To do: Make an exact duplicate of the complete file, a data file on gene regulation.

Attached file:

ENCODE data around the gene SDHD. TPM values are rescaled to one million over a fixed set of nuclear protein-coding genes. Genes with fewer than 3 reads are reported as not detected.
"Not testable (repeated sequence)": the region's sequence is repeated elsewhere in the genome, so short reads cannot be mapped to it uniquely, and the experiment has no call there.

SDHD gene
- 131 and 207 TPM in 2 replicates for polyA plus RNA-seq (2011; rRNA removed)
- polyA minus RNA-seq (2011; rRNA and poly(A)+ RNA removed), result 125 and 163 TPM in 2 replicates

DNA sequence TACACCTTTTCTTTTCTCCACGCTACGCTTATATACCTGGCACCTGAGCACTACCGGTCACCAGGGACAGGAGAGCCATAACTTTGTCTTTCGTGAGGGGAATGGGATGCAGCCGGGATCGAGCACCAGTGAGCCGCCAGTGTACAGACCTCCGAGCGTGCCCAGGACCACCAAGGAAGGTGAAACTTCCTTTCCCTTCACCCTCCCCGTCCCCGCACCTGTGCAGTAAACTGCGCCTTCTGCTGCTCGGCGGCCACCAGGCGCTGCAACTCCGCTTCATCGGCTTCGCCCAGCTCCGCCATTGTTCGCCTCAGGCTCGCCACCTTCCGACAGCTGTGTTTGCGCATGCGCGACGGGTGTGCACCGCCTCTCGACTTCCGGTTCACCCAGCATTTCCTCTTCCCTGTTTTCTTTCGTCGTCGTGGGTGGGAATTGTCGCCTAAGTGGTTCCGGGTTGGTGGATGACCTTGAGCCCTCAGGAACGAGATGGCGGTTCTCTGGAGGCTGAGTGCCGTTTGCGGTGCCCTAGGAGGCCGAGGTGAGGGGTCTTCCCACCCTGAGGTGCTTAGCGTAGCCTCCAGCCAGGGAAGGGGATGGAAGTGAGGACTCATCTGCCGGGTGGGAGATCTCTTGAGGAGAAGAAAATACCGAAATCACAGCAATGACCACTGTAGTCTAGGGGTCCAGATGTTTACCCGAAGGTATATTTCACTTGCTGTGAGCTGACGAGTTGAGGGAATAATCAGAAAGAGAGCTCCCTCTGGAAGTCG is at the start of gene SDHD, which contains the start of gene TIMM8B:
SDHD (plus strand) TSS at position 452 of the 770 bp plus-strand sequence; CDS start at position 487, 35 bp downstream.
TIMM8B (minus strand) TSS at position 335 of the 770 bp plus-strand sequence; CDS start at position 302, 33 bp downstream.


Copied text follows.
ENCODE data around the gene SDHD. TPM values are rescaled to one million over a fixed set of nuclear protein-coding genes. Genes with fewer than 3 reads are reported as not detected.
"Not testable (repeated sequence)": the region's sequence is repeated elsewhere in the genome, so short reads cannot be mapped to it uniquely, and the experiment has no call there.

SDHD gene
- 131 and 207 TPM in 2 replicates for polyA plus RNA-seq (2011; rRNA removed)
- polyA minus RNA-seq (2011; rRNA and poly(A)+ RNA removed), result 125 and 163 TPM in 2 replicates

DNA sequence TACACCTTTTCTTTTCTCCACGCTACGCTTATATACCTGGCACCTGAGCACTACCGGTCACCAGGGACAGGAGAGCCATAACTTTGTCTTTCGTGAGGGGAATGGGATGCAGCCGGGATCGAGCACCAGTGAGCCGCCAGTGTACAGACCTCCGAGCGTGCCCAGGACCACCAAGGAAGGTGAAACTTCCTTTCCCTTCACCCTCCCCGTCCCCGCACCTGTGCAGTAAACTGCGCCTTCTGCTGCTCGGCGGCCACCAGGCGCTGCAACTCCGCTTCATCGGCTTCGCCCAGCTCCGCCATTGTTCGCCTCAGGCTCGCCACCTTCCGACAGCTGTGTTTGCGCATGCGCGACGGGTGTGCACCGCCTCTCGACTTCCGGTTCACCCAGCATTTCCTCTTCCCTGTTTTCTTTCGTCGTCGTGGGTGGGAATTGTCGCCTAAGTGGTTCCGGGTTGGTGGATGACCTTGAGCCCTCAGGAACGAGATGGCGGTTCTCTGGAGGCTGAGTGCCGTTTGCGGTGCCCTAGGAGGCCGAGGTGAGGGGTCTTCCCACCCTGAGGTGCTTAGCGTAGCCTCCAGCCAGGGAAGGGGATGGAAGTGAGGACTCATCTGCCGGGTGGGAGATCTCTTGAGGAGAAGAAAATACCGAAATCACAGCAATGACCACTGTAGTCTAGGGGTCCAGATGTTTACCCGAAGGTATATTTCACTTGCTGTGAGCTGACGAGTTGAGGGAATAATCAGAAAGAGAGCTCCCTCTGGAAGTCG is at the start of gene SDHD, which contains the start of gene TIMM8B:
SDHD (plus strand) TSS at position 452 of the 770 bp plus-strand sequence; CDS start at position 487, 35 bp downstream.
TIMM8B (minus strand) TSS at position 335 of the 770 bp plus-strand sequence; CDS start at position 302, 33 bp downstream.